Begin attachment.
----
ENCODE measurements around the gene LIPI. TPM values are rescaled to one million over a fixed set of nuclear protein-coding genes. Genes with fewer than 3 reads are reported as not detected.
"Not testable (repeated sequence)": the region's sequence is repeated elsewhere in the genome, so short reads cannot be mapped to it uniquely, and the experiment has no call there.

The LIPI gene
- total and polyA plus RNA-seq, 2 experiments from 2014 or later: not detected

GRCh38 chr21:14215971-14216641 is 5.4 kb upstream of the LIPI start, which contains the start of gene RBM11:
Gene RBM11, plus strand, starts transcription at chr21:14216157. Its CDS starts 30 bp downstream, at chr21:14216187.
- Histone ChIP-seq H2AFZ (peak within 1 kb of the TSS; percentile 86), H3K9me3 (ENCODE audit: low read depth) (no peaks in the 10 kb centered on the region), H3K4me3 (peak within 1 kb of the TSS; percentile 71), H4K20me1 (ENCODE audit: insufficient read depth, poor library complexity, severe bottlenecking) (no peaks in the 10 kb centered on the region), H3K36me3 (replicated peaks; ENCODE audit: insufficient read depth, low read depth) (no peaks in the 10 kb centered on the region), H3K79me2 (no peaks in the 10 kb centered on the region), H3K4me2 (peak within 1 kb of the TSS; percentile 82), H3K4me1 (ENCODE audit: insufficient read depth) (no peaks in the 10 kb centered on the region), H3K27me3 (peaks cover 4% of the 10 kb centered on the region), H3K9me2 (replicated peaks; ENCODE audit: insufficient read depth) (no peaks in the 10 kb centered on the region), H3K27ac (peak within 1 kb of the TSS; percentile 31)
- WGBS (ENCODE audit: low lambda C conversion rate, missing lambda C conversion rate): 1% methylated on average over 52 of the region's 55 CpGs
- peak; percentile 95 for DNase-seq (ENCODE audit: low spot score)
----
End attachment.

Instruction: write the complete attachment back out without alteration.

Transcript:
ENCODE measurements around the gene LIPI. TPM values are rescaled to one million over a fixed set of nuclear protein-coding genes. Genes with fewer than 3 reads are reported as not detected.
"Not testable (repeated sequence)": the region's sequence is repeated elsewhere in the genome, so short reads cannot be mapped to it uniquely, and the experiment has no call there.

The LIPI gene
- total and polyA plus RNA-seq, 2 experiments from 2014 or later: not detected

GRCh38 chr21:14215971-14216641 is 5.4 kb upstream of the LIPI start, which contains the start of gene RBM11:
Gene RBM11, plus strand, starts transcription at chr21:14216157. Its CDS starts 30 bp downstream, at chr21:14216187.
- Histone ChIP-seq H2AFZ (peak within 1 kb of the TSS; percentile 86), H3K9me3 (ENCODE audit: low read depth) (no peaks in the 10 kb centered on the region), H3K4me3 (peak within 1 kb of the TSS; percentile 71), H4K20me1 (ENCODE audit: insufficient read depth, poor library complexity, severe bottlenecking) (no peaks in the 10 kb centered on the region), H3K36me3 (replicated peaks; ENCODE audit: insufficient read depth, low read depth) (no peaks in the 10 kb centered on the region), H3K79me2 (no peaks in the 10 kb centered on the region), H3K4me2 (peak within 1 kb of the TSS; percentile 82), H3K4me1 (ENCODE audit: insufficient read depth) (no peaks in the 10 kb centered on the region), H3K27me3 (peaks cover 4% of the 10 kb centered on the region), H3K9me2 (replicated peaks; ENCODE audit: insufficient read depth) (no peaks in the 10 kb centered on the region), H3K27ac (peak within 1 kb of the TSS; percentile 31)
- WGBS (ENCODE audit: low lambda C conversion rate, missing lambda C conversion rate): 1% methylated on average over 52 of the region's 55 CpGs
- peak; percentile 95 for DNase-seq (ENCODE audit: low spot score)